On a wintery day in late November, Anwar Shaikh found himself at an elegant banquet overlooking the beach in Pescara, Italy with a silver medal dangling from his neck. The New School for Social Research economist had just received the 2013 Social Science Prize, an award from the NordSud International Prize for Literature and Science. A part of the Fondazione Pescarabruzzo, the prize was established in 2009 to create a scholars’ “hall of fame” that encourages dialogue between the cultures and economies of the global north and the global south.
The foundation chose Shaikh for the award based on his work modeling Hungarian-born businessman George Soro’s idea of reflexivity. The paper, entitled “Reflexivity, Path-Dependence and Disequilibrium Dynamics,” was published in the Journal of Post Keynesian Economics in the fall of 2010, and formally predicted how expectations affect actual outcomes in economics and beyond. By formalizing a system of equations for Soros’ concept (which the businessman used to predict stock market performance), Shaikh created a theoretical foundation for when economies “fall down,” or face periods of recession.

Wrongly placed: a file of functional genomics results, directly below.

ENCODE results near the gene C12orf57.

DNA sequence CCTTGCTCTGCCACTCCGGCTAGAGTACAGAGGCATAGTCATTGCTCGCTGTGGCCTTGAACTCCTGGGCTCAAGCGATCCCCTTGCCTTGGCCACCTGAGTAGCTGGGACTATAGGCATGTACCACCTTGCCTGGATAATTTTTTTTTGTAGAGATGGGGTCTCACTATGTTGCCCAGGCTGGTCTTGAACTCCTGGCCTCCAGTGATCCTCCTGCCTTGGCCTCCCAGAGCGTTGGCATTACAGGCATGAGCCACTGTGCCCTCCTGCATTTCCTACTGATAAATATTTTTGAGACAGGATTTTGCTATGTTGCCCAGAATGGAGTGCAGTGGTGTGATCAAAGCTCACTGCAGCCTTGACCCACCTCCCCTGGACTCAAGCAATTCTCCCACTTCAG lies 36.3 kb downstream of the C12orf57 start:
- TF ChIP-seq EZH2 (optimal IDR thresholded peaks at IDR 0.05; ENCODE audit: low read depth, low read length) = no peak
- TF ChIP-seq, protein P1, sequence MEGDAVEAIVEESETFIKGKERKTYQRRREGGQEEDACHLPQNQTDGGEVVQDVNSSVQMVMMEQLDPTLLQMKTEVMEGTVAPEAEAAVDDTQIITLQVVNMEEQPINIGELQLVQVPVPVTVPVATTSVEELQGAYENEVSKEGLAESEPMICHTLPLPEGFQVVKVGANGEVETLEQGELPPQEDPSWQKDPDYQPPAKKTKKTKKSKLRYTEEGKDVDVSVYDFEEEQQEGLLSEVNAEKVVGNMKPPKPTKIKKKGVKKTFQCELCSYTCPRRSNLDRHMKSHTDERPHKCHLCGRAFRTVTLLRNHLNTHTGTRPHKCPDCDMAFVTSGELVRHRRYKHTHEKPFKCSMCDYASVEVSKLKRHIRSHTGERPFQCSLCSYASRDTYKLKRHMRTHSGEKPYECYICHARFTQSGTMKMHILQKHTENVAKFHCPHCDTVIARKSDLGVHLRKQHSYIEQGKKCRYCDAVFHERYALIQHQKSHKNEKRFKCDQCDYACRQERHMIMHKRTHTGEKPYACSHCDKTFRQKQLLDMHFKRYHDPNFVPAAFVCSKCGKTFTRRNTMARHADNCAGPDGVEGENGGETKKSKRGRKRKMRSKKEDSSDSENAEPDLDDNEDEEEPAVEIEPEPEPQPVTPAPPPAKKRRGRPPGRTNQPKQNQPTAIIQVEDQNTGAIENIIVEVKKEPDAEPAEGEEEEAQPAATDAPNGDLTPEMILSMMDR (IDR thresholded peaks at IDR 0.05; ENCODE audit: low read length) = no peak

The paper fits within the larger theme of Shaikh’s research, which looks at patterns of capitalism in developed countries. As he described it, “The basic question I’ve been trying to answer for the last 15 years is ‘how do you understand a capitalistic economy?’ Because it’s not perfect or simple.”
While in Pescara, Shaikh gave a short presentation before the award committee and guests, while also lecturing at the Università degli Studi ‘G. d’Annunzio’ Chieti e Pescara on his most recent work, which looks at the relationship between wages and unemployment in the United States.